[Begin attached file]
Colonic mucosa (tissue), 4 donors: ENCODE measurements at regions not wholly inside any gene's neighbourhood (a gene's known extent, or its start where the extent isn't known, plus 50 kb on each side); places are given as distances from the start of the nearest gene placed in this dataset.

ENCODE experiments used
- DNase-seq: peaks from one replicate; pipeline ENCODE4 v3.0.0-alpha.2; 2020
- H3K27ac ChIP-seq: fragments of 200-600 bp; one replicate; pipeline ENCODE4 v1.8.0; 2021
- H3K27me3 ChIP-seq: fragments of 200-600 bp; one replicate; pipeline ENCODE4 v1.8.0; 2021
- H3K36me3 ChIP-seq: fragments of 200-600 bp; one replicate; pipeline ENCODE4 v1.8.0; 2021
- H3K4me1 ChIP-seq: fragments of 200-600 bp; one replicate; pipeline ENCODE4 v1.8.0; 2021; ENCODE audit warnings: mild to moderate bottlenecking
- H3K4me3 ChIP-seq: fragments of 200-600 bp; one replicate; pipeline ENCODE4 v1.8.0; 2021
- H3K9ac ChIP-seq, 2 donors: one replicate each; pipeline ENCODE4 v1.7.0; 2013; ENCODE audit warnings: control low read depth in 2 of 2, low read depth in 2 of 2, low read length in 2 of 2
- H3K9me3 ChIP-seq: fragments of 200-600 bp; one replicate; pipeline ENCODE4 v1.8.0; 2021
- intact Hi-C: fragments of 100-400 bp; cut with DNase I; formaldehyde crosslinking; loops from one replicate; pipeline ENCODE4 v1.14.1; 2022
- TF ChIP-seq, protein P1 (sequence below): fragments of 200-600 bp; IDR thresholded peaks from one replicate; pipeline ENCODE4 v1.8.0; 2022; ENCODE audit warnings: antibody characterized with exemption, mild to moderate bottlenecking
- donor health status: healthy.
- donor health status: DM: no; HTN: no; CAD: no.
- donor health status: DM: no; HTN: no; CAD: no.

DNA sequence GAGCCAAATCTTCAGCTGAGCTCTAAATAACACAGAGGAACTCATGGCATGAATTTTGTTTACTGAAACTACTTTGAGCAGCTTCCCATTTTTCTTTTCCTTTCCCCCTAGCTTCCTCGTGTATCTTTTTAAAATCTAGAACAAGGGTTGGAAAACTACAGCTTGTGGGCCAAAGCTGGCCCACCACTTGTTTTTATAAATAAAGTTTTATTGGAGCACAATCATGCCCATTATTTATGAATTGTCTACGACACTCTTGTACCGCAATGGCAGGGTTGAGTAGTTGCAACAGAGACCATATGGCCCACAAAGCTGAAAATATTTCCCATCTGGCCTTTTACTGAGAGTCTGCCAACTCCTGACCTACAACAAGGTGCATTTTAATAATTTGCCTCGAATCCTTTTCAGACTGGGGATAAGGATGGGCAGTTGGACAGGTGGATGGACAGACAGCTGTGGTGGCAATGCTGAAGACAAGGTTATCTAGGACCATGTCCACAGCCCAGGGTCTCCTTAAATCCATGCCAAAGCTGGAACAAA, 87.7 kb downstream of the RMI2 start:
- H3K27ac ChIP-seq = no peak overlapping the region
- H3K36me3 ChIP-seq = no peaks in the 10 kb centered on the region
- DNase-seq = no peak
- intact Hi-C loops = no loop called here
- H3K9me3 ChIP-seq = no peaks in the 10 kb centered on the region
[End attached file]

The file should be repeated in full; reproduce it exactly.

Colonic mucosa (tissue), 4 donors: ENCODE measurements at regions not wholly inside any gene's neighbourhood (a gene's known extent, or its start where the extent isn't known, plus 50 kb on each side); places are given as distances from the start of the nearest gene placed in this dataset.

ENCODE experiments used
- DNase-seq: peaks from one replicate; pipeline ENCODE4 v3.0.0-alpha.2; 2020
- H3K27ac ChIP-seq: fragments of 200-600 bp; one replicate; pipeline ENCODE4 v1.8.0; 2021
- H3K27me3 ChIP-seq: fragments of 200-600 bp; one replicate; pipeline ENCODE4 v1.8.0; 2021
- H3K36me3 ChIP-seq: fragments of 200-600 bp; one replicate; pipeline ENCODE4 v1.8.0; 2021
- H3K4me1 ChIP-seq: fragments of 200-600 bp; one replicate; pipeline ENCODE4 v1.8.0; 2021; ENCODE audit warnings: mild to moderate bottlenecking
- H3K4me3 ChIP-seq: fragments of 200-600 bp; one replicate; pipeline ENCODE4 v1.8.0; 2021
- H3K9ac ChIP-seq, 2 donors: one replicate each; pipeline ENCODE4 v1.7.0; 2013; ENCODE audit warnings: control low read depth in 2 of 2, low read depth in 2 of 2, low read length in 2 of 2
- H3K9me3 ChIP-seq: fragments of 200-600 bp; one replicate; pipeline ENCODE4 v1.8.0; 2021
- intact Hi-C: fragments of 100-400 bp; cut with DNase I; formaldehyde crosslinking; loops from one replicate; pipeline ENCODE4 v1.14.1; 2022
- TF ChIP-seq, protein P1 (sequence below): fragments of 200-600 bp; IDR thresholded peaks from one replicate; pipeline ENCODE4 v1.8.0; 2022; ENCODE audit warnings: antibody characterized with exemption, mild to moderate bottlenecking
- donor health status: healthy.
- donor health status: DM: no; HTN: no; CAD: no.
- donor health status: DM: no; HTN: no; CAD: no.

DNA sequence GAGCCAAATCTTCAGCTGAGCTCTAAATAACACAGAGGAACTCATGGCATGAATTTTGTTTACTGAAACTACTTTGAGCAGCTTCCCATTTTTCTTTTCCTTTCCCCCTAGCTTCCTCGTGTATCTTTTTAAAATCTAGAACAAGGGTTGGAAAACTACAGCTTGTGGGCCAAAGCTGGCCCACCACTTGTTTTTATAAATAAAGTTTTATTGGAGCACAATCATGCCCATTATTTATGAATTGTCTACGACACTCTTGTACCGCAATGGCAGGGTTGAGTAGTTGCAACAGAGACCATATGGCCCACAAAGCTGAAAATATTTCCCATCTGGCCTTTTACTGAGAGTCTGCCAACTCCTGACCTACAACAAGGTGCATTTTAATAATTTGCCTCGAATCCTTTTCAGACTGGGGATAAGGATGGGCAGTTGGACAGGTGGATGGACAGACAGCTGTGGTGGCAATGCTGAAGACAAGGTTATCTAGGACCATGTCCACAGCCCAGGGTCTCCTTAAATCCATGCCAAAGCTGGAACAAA, 87.7 kb downstream of the RMI2 start:
- H3K27ac ChIP-seq = no peak overlapping the region
- H3K36me3 ChIP-seq = no peaks in the 10 kb centered on the region
- DNase-seq = no peak
- intact Hi-C loops = no loop called here
- H3K9me3 ChIP-seq = no peaks in the 10 kb centered on the region